Not only do I usually ride the “It definitely will not be okay” train, but I often conduct it.
There are special stops on the way: The Town of Worst Case Scenarios, Obsession Land, Self Doubt Central, The Village of What Ifs (it is SO easy to get lost there!) and my personal favorite, Replay City. There, every conversation I have ever been a part of gets replayed over and over and over again, sometimes with the “should have saids” until I can’t even remember what actually happened and what is a figment of my imagination.
A true thrill ride. Especially for my husband who usually gets put on the train against his will but patiently accompanies me to each destination. He tries to gently steer us to the Land of Reason, Logic, and Positive Thinking, but my itinerary is pretty rigid.
It’s an exhausting job, conducting this Runaway Train, but I take my job seriously.
Making sure I visit all the charming little towns in my extensive travels.
Oftentimes, I visit them all in one day. In one hour. In 15 minutes.
I have gone through many, many seasons of my anxiety in the past 28 years. In some of the seasons, I have seen the doctors, taken the medications, talked with the therapists, and in other seasons, I have enjoyed relief and lived life how it’s meant to be lived: in freedom. I’ve been able to thrive without any of the previous mentioned supports.
Up until the last few months, I had been enjoying my longest season of stability and freedom from anxiety – so long even, that I forgot what it was like to live in constant fear and anxiety.
Of course I still occasionally visited those old familiar towns, because any one with chronic anxiety knows that even when it’s good, it’s never gone.
Change in my life has historically provoked seasons of high anxiety that interferes with my work, relationships and sense of self.
I’ve hated change since childhood, and the pattern of my anxiety is that when a major life change occurs, I flail frantically in the waters of the unknown, trying desperately to cling to any sort of control or familiarity.
Work anxiety is pretty new to me, actually. This is year 7 of teaching and year 1 in a new position. While the previous 6 years absolutely had their own set of challenges, the type of anxiety I am experiencing related to work is brand new to me.
Questioning everything I do or say. Begging for reassurance everywhere I turn. Completely certain I have royally screwed it up and preparing myself for disaster constantly. Convinced that this one point on this student’s one assignment will certainly be the difference in whether they graduate or not, and I carry the weight of that on my shoulders.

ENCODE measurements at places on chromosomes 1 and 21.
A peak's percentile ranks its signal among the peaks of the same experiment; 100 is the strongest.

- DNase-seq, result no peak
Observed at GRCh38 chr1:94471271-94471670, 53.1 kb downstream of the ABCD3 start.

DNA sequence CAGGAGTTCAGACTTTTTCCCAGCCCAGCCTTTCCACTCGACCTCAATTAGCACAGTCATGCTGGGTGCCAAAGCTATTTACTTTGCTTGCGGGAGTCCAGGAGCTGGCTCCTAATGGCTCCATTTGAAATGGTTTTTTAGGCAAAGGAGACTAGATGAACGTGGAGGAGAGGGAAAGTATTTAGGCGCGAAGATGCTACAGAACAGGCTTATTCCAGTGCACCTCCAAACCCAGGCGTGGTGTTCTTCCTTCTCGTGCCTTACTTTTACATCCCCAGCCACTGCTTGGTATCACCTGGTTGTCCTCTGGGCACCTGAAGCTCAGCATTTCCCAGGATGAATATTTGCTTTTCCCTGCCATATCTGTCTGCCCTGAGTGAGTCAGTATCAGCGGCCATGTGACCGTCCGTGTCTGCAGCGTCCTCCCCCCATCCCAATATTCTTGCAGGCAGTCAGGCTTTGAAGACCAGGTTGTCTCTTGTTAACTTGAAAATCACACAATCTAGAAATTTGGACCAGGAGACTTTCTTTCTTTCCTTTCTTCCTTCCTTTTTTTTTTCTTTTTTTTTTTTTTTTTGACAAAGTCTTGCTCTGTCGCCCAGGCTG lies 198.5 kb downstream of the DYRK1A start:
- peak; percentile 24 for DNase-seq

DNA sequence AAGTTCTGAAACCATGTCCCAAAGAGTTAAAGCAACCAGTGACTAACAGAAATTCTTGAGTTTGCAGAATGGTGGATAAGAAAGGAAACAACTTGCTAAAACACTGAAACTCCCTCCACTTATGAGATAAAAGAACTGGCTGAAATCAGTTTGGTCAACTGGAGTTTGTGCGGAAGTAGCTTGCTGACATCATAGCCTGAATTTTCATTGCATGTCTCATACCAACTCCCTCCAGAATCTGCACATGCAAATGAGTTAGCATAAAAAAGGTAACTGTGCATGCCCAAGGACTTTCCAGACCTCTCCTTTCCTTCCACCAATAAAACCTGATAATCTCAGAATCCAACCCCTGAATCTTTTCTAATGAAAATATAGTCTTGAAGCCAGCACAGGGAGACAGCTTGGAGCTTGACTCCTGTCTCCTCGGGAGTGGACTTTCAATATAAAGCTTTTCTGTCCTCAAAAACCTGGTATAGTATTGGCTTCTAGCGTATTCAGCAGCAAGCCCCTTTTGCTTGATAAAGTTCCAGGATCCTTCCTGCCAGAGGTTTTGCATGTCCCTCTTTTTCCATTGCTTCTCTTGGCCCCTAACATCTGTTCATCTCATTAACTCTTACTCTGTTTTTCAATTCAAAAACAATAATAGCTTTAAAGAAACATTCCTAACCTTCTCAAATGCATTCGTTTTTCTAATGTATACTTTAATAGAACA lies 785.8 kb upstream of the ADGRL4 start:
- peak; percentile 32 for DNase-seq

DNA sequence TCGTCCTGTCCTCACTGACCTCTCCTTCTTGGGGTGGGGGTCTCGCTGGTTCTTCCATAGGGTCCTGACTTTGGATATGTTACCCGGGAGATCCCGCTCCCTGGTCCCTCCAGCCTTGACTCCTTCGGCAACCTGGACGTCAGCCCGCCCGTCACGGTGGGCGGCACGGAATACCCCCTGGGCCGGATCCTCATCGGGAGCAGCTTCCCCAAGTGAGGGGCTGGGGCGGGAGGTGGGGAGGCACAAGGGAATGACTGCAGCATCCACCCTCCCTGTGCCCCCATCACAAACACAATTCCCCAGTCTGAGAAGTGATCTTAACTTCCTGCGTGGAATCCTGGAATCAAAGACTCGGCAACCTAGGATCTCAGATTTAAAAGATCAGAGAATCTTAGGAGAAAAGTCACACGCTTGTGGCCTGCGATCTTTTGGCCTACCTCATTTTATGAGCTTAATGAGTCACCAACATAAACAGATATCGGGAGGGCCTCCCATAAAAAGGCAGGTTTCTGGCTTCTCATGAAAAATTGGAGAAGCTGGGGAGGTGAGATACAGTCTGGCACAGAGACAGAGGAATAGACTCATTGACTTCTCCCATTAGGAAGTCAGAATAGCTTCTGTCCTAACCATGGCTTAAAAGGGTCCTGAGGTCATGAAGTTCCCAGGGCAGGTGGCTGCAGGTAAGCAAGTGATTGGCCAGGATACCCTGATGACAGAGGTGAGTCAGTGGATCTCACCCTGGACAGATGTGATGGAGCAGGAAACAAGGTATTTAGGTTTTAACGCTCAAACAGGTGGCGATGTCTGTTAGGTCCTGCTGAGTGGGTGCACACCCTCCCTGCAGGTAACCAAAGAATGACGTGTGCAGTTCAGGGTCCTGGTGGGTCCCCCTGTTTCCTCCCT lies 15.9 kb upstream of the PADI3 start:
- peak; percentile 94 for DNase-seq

I steer the train, from town to town, making the rounds, covering the map.
As I gear up to conquer the “Thanksgiving-Christmas” stretch, I know that something’s gotta give.
I absolutely love my job, but there have been moments these past few months where I wondered if I simply am not cut out for what it takes of me emotionally.
I don’t want to hold my breath when I open my email fearing the worst news. I don’t want to obsess over student situations while eating dinner with my husband. I don’t want to visit the Town of Worst Case Scenarios every day.
This “It’s Definitely Not Going to Be Okay” train is not how Jesus calls me to live and I exist in that tension of knowing that He has called me to so much more, but fighting the very real existence of anxiety in my life.
I am not here to say there is an easy fix or solution to anxiety. Trust me, if it existed, I would have found it. It is not for lack of effort that I am here again.
But I do know that the last few months, that very “effort” of my own did nothing but tire me out even more.
I have white-knuckled the steering wheel (do trains have these?) of this train of anxiety.
I’ve known that I needed to surrender, but at times felt unable or unwilling.
Instead of living with open-hands, fully trusting God with whatever situation lies ahead, I’ve decided that I should cling tighter as I conduct this train, because at least then I can control the stops.
Last week I told my husband that something that I think would be helpful for me when I start taking the train for a late night drive would be him speaking Scripture over me.
The Word of God can be used like a weapon against the lies of the enemy, and while I don’t think this will always “cure” my anxiety in that moment or with the snap of my fingers take away this thorn from my side, it is more powerful than I ever treat it.
Even if it doesn’t provide instant relief, it slows down the train long enough to hear the voice of God instead of my own.
It pumps the brakes of the Runaway Train and forces me to confront myself with His Word and what He says about fear.
It might help for a minute, or it might help forever, but at the minimum for those moments , I am taking a break from me and centering myself around what God says.
I’m not sure if you have ever conducted, ridden or accompanied someone on the Anxiety Train. Maybe it is a foreign vehicle to you and for that I am grateful.
But, if you have experienced anxiety in this way, I would love for you to share what Scriptures you meditate on in those times.
The Lord has given us many options for support for those of us who struggle with intense anxiety, and His Word is one of those.
Here are a few of my favorites:
You will keep in perfect peace those whose minds are steadfast, because they trust in you.
Finally, brothers and sisters, whatever is true, whatever is noble, whatever is right, whatever is pure, whatever is lovely, whatever is admirable–if anything is excellent or praiseworthy–think about such things.
2 When you pass through the waters,
I will be with you;
and when you pass through the rivers,
they will not sweep over you.
When you walk through the fire,
you will not be burned;
the flames will not set you ablaze.
*Photo credit to Brittny Brennan Photography